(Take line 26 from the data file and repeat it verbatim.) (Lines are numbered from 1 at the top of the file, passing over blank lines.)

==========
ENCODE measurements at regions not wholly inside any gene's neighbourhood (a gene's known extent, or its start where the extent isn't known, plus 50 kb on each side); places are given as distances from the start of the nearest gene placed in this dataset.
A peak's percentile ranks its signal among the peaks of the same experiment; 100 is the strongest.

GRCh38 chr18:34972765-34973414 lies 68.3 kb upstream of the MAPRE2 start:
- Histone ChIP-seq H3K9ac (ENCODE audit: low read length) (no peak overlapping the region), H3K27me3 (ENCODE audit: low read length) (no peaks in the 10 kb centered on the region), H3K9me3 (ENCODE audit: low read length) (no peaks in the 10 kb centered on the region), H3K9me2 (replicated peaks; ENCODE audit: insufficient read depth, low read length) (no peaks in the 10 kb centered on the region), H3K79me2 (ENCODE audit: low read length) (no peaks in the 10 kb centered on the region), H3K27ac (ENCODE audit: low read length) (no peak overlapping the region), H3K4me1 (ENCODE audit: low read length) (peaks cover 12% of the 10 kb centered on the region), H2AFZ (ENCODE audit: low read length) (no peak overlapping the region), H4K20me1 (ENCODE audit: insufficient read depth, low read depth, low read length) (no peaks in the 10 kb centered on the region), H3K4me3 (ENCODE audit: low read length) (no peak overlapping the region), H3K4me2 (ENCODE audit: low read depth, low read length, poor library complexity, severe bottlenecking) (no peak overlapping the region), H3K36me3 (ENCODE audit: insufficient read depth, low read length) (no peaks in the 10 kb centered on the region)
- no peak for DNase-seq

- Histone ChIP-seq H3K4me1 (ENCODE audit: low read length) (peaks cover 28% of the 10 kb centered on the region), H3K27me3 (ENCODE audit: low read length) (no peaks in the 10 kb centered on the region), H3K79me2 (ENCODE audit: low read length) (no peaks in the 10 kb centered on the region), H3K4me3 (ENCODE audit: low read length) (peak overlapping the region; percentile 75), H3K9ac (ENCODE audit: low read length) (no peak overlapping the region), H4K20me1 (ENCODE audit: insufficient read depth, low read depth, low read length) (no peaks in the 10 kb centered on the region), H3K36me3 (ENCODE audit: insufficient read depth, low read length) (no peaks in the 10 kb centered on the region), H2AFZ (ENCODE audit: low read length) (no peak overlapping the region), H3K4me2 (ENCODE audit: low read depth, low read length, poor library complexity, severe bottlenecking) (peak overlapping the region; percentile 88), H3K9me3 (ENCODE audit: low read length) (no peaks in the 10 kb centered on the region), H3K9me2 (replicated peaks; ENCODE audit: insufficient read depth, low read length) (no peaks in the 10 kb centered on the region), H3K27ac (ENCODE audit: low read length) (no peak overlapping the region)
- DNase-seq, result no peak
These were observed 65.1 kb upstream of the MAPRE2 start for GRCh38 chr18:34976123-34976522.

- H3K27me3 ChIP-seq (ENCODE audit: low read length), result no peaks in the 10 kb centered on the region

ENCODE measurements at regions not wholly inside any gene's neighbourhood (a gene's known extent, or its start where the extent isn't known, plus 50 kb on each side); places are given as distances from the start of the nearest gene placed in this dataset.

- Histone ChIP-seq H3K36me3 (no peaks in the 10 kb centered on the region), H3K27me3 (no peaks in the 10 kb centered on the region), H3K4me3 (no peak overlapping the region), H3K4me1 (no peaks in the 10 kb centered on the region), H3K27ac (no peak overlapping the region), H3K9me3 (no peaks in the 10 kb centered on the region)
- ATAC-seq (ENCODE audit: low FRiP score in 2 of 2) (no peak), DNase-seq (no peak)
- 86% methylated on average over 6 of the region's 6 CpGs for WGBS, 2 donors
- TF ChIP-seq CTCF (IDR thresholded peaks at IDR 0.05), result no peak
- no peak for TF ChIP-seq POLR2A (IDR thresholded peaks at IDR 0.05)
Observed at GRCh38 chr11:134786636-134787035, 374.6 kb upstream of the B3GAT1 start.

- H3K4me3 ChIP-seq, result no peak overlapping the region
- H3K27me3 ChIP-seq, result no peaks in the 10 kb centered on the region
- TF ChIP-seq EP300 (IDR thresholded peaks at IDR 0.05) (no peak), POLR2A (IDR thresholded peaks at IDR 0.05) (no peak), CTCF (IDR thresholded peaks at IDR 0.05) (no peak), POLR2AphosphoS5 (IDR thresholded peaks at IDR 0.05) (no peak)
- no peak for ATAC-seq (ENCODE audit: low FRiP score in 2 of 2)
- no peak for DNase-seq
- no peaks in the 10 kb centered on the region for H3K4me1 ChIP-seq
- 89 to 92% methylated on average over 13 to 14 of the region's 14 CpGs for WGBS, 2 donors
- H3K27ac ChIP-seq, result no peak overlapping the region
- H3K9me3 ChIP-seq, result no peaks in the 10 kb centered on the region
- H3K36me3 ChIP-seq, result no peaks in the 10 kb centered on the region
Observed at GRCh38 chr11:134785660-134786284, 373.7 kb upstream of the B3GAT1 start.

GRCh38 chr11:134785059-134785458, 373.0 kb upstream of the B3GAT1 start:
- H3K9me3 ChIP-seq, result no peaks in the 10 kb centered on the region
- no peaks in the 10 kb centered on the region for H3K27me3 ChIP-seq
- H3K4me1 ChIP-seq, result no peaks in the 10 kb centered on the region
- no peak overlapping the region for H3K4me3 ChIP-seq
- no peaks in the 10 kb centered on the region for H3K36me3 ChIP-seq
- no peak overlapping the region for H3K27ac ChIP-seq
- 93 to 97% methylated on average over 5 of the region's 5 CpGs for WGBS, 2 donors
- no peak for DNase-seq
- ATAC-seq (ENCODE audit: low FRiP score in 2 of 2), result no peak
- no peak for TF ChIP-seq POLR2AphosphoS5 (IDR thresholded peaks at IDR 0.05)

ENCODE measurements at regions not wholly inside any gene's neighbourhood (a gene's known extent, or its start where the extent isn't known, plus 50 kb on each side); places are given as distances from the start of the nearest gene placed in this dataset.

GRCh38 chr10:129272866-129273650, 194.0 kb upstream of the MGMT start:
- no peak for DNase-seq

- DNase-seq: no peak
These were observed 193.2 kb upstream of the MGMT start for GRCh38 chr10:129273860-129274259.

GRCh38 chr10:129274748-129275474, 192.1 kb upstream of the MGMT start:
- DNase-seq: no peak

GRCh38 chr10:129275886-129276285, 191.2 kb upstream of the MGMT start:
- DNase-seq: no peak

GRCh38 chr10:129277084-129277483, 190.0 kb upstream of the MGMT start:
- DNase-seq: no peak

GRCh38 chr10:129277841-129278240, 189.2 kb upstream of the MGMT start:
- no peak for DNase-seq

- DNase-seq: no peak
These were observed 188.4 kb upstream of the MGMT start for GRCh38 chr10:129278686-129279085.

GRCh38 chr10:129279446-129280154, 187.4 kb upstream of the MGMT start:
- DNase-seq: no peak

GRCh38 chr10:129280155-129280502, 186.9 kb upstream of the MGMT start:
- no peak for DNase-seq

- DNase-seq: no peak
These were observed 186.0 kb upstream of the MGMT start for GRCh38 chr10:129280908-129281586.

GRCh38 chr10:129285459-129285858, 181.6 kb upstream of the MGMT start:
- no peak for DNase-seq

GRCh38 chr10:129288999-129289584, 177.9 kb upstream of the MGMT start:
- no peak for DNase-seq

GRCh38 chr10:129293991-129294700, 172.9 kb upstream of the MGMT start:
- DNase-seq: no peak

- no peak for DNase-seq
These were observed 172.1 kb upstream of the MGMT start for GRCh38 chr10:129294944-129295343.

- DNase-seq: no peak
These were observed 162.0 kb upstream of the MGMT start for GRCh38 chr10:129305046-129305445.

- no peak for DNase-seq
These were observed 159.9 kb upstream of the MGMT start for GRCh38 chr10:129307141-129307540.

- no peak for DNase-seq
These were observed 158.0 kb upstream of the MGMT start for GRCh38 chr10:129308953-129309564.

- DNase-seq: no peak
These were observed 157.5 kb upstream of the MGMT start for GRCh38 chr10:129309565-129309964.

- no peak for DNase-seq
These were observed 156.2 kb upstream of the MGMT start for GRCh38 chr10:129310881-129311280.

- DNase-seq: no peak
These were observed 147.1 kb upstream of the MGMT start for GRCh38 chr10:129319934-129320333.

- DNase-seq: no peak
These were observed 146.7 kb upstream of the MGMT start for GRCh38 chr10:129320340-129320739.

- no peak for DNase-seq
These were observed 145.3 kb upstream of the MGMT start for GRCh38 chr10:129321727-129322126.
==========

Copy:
- H3K36me3 ChIP-seq, result no peaks in the 10 kb centered on the region